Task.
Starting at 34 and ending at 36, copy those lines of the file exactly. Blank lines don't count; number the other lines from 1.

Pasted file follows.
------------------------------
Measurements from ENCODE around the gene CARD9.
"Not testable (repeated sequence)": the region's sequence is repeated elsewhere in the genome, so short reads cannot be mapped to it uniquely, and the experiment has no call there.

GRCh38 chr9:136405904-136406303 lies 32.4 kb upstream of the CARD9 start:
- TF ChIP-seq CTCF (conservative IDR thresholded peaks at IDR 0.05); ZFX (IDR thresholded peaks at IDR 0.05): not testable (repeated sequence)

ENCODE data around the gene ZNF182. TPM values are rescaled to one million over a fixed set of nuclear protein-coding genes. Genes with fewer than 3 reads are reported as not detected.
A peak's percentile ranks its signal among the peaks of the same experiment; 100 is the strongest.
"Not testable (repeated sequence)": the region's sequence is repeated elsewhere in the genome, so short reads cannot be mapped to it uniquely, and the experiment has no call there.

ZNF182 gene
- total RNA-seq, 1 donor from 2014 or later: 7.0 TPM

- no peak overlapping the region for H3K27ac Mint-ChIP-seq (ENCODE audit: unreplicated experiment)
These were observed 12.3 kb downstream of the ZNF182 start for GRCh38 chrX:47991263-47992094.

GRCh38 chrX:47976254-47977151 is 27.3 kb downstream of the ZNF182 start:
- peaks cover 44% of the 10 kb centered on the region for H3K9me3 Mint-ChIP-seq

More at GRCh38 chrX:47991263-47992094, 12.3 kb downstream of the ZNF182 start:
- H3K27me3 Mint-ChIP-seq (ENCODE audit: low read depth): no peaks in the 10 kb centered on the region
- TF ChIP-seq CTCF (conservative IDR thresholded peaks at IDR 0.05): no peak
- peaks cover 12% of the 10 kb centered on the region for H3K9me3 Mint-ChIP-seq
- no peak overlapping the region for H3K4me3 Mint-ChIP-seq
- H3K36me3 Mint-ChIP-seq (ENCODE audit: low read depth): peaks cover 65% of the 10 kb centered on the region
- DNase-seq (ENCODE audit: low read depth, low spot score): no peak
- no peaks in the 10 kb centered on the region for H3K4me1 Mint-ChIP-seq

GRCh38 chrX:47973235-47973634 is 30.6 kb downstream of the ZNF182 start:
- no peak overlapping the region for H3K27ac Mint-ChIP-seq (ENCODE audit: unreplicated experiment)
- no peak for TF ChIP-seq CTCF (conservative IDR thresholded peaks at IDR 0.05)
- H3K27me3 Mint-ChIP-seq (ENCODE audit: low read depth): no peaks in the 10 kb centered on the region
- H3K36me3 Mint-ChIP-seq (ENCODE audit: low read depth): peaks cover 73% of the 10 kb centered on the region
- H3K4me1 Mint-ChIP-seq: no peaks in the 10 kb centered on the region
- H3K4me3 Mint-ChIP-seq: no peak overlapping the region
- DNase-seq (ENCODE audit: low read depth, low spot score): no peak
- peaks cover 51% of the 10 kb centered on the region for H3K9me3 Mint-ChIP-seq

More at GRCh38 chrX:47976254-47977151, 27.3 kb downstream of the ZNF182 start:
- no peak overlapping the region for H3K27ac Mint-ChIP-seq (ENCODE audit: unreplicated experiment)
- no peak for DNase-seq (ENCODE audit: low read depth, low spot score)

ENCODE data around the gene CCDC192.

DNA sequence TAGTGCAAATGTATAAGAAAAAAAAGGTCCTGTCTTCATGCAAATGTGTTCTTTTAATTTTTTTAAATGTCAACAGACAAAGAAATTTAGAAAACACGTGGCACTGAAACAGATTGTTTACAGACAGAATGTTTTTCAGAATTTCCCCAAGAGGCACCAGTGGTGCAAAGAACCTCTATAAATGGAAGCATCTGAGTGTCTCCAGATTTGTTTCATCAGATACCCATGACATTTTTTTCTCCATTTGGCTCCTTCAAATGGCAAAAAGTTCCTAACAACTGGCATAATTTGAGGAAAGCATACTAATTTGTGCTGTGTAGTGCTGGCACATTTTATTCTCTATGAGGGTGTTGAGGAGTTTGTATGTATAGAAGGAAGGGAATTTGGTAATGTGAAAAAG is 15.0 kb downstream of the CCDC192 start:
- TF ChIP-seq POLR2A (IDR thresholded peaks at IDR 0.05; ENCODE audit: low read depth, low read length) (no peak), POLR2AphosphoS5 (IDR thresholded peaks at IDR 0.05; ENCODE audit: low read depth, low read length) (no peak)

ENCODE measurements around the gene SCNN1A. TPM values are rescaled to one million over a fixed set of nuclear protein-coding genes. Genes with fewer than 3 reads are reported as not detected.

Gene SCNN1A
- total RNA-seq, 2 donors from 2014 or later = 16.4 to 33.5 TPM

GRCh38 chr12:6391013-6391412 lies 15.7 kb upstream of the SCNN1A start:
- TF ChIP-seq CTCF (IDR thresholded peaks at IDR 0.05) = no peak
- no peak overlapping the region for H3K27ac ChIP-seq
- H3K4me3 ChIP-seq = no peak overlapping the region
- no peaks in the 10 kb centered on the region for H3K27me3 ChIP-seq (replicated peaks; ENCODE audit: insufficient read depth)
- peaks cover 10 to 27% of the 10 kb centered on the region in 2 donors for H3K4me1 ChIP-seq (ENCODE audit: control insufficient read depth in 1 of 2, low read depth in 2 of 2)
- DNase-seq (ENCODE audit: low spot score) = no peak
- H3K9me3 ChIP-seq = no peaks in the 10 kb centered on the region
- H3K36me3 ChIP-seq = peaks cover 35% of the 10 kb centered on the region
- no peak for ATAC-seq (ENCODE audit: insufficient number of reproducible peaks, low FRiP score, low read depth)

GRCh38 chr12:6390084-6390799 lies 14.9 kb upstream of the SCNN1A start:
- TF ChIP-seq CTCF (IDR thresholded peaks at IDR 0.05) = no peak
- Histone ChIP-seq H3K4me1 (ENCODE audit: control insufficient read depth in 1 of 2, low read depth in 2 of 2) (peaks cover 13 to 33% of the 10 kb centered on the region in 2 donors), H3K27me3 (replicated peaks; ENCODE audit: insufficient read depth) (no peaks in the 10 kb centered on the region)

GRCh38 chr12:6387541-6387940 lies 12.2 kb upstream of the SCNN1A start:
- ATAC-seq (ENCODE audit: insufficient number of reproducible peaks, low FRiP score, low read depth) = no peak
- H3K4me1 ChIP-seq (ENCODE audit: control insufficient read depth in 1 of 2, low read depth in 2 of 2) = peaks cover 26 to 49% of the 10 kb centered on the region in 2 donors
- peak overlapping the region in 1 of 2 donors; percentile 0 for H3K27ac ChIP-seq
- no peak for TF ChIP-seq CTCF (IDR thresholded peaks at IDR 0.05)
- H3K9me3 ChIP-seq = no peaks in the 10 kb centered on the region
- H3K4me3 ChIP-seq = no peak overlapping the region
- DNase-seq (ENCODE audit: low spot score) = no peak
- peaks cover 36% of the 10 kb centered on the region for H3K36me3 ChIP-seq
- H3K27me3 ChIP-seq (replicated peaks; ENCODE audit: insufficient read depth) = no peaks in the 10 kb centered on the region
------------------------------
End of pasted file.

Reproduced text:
ENCODE data around the gene CCDC192.

DNA sequence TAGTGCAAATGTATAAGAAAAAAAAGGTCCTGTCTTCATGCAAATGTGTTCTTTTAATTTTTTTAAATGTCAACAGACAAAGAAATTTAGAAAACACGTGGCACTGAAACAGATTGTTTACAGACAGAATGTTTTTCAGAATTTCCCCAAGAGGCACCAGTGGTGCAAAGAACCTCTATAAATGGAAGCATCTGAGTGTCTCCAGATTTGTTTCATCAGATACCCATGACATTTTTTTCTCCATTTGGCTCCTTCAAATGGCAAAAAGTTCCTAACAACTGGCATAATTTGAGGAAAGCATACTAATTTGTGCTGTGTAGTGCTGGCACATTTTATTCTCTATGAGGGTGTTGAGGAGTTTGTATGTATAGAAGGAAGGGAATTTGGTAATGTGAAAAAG is 15.0 kb downstream of the CCDC192 start:
- TF ChIP-seq POLR2A (IDR thresholded peaks at IDR 0.05; ENCODE audit: low read depth, low read length) (no peak), POLR2AphosphoS5 (IDR thresholded peaks at IDR 0.05; ENCODE audit: low read depth, low read length) (no peak)